An eight year old amputee Nigerian boy locked up in Hodeidah Central Prison, Hodeidah, Yemen, Aug. 12, 2010. It's likely this boy is a child trafficking victim who has been deliberately maimed in order to make him a more viable begging prospect in Saudi Arabia. (Brent Stirton/Reportage by Getty Images)
The state ministry of Lagos, Nigeria’s largest city of the same name, has successfully shut down 3 illegal orphanages—including one operating as a “baby factory.”
Officials said Wednesday, April 25, that Nigerian authorities rescued over 160 children from the recent raids. Aside from the factory, they also found two unregistered orphanages. All of the victims have been relocated to new homes.
“The children and teenagers rescued from the baby factory were placed at Government Approved Homes for Care and Protection,” The Lagos State government said in a statement.
The raids come a week after President Donald Trump’s remarks on Thursday, April 19, saying that human trafficking has grown to historic levels in recent times.
“The drugs are a big factor, but you look at—human trafficking is worse than it’s ever been in the history of this world. And who would think in this modern-day age?” he said to an interagency border task force. “So it really is a big problem.”
There are an estimated 40.3 million victims of human trafficking worldwide, according to the International Labour Organization (ILO). Modern slavery is another term for human trafficking.
Africans, in particular, make up a large portion of total human trafficking victims. About 12.5 million Africans were shipped to the New World over the course of more than 300 years as part of the trans-Atlantic slave trade, according to the Trans-Atlantic Slave Trade Database.
Babies and children in factories like the ones in Nigeria suffer from indescribable hardship and despicable atrocities. Some are sold for adoption, others are used for forced child labor or trafficked to Europe for prostitution, according to the BBC, adding that they can even be killed for ritual purposes.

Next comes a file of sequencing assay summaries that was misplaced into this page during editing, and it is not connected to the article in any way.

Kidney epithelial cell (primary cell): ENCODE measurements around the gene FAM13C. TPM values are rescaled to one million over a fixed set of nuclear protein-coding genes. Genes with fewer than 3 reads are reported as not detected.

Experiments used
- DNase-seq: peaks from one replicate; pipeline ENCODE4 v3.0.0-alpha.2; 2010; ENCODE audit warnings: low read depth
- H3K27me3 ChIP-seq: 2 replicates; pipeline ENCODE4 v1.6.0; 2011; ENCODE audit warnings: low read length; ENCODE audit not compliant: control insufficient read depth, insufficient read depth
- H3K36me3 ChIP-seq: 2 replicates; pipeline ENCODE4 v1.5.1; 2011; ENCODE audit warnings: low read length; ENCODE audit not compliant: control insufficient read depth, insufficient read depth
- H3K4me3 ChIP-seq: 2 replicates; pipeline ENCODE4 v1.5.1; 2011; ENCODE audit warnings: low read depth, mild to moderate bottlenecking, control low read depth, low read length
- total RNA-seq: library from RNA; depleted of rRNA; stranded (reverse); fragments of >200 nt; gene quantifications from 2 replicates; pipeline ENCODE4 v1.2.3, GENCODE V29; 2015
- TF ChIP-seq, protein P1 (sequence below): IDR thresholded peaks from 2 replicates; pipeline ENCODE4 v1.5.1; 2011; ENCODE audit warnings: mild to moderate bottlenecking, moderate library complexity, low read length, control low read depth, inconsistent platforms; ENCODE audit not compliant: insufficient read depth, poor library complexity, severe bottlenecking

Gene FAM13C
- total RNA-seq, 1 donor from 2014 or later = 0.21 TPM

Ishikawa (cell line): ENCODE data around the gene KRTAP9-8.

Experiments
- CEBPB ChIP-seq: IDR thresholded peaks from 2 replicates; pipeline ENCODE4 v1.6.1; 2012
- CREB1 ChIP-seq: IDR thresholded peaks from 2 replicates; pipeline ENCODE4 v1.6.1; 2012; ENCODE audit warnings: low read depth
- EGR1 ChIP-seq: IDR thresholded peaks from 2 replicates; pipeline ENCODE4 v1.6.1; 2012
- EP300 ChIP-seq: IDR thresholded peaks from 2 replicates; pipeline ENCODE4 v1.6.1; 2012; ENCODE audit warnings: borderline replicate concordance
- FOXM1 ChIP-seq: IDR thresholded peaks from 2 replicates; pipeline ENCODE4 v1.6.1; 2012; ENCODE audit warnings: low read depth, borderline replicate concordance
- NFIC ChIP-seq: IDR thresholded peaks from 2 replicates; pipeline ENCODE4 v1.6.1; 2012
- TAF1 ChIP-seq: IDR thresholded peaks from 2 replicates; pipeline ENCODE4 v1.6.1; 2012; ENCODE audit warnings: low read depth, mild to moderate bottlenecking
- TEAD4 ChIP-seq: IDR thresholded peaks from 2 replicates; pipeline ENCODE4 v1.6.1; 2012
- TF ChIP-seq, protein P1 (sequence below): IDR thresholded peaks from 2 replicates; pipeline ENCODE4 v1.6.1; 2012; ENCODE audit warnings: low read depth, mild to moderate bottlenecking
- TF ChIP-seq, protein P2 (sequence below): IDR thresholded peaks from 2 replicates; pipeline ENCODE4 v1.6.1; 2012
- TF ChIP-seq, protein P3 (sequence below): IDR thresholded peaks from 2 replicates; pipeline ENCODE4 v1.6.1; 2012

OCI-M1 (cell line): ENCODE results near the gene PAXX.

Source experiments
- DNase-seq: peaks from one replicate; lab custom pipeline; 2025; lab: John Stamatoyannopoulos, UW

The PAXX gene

Lagos’s Commissioner for Youths and Social Development, Agboola Dabiri, said during a ministerial press briefing Wednesday that some of the rescued children and babies had been sexually abused.
Dabiri also mentioned that out of the 163 children rescued in total, 100 of them were girls and 62 were boys.
An estimated 4.8 million people are victims of forced sexual exploitation, also known as sex trafficking, according to the ILO. About one in four of them are children.
The Lagos state government also announced that they had rescued 1,680 beggars, impoverished and mentally challenged persons, and children off the streets of Lagos.
Just last month, Trump appointed nine human trafficking survivors to serve on the U.S. Advisory Council on Human Trafficking. The president also proclaimed January 2018 National Slavery and Human Trafficking Prevention Month.
“Human trafficking is a sickening crime at odds with our very humanity,” Trump wrote in the proclamation. “My administration continues to work to drive out the darkness human traffickers cast upon our world.”